It's not a coincidence that the latest city cars from Citroen, Peugeot, Renault and Toyota are gasoline-only.

Thomas Pedersen


You are right about the small city cars. Their sales price can not bear the cost of diesel engines. Due to their small size and weight, they are already 'economical enough'. Furthermore, short-distance city driving can be quite damaging to diesel engines, particularly the ones fitted with particular filters. Last, but not least, small cars like those rarely amass enough mileage to warrant diesel engines in the first place.

For larger classes of vehicles, this changes.

There is no social backlash for diesels in Europe. The overwhelming focus on CO2 over other forms of pollution cast diesels in a positive light. It will be interesting to see whether the recent smog-incident in Paris changes this?


As the light-duty fleet gets progressively more and more electrified, I wonder what will move the fastest:  GDI and downsizing, diesels, or hybridization and outright electrification.  With HCCI waiting in the wings and the switchable 2/4 cycle engines as a wildcard, the efficiency of gasoline engines at part load seems set to jump.  Batteries make the engine less relevant, however efficient it is.

Roger Pham

As ICE will get more and more efficient, it can use renewable fuels such as synthetic H2 and synthetic CH4, using the Diesel principle to maximize efficiency. Diesel engine is expensive due to the emission control system and the ultra-high fuel system. Using highly-compressed gaseous fuels, the fuel is already compressed and sparing the expense of fuel pump. Emission control will be much simplified, if at all: CO and HC will be zero, while NOx can be much reduced to below regulatory limit, using very lean mixture and highly mixed charge. Pehaps only Lean NOx trap will be needed to trap the NOx at higher power level. With electric boost in HEV, thereby avoiding frequent high power use, LNT can even be dispensed with.

So, future LDV's may need a battery pack capable of 10-20 mi range for short trips, while longer trips or winter use can use a low-cost and simplified ICE running on H2 and CH4 mixture, or just H2, in order to avoid having to use a large battery pack.
Kit P's famous statement kept resonnating in my mind: "Hauling around a lot of battery is never a good idea!"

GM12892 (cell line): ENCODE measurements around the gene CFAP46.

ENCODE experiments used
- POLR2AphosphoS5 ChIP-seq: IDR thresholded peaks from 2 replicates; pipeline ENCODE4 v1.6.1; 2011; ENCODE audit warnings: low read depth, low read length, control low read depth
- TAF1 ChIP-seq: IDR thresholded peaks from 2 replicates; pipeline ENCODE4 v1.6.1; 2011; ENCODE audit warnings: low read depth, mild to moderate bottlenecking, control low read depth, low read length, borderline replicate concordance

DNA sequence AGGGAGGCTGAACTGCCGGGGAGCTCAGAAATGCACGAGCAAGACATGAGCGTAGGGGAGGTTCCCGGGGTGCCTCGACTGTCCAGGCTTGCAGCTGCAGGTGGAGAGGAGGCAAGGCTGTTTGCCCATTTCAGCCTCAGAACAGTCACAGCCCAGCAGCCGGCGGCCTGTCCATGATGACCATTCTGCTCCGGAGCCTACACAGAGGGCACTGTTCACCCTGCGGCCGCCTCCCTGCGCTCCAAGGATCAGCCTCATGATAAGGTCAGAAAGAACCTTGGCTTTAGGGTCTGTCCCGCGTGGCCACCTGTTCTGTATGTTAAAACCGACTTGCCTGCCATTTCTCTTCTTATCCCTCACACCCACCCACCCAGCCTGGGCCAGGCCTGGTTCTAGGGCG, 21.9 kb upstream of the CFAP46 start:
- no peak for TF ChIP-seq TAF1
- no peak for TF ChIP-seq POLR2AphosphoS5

The efficiency of diesels cannot be dismissed in one or two sentences. Who bothers if it is 30 or 50 years of time before the gasoline engine could catch up. It is not going to happen in the near future anyway. Part load efficiency cannot jump up just like that. Recall that BMW already use their Valvetronic, which practically eliminates pumping losses at low load. Those of you who think this measure (and improving part load efficiency in general) is the Holy Grail could just compare two representative BMW cars and still find a big diesel advantage. Atkinson? Well, the Atkinson cycle, as Toyota use it on a naturally aspirated engine, increase fuel consumption at part load, since the engine size must be scaled up to provide the same power and torque as a conventional engine. This cannot be compensated by higher efficiency at high load. This is why we do not have any Atkinson engines in conjunction with conventional drivetrains. It only works on hybrids! Miller system (i.e. Atkinson with turbocharging)? Yes, it is basically a good idea also for conventional drivetrains but it can be used on both otto and diesel engines. I did an evaluation on the potential for diesel engines myself more than 20 years ago. I know it works! HCCI? Well, this can be used on both gasoline and diesel engines. Eventually, if we assume that HCCI could be used in a “diesel-like” cycle but with gasoline and over the full load and speed range, definition of what we actually have becomes increasingly difficult. Make the generalized duck test: “If it looks like a diesel, runs like a diesel, and quacks like a diesel, then it probably is a diesel”. Eventually, according to my opinion, this is the only possible way for the gasoline engine to compete on the long-term future. It would be a diesel engine that burns gasoline. The same base engine could be used for both diesel and gasoline fuel or, as the most efficient option, run on a fuel in between, kind of something like kerosene fuel that would also boost efficiency in refineries. If all this could be done due to practical and other reasons, remains to be seen.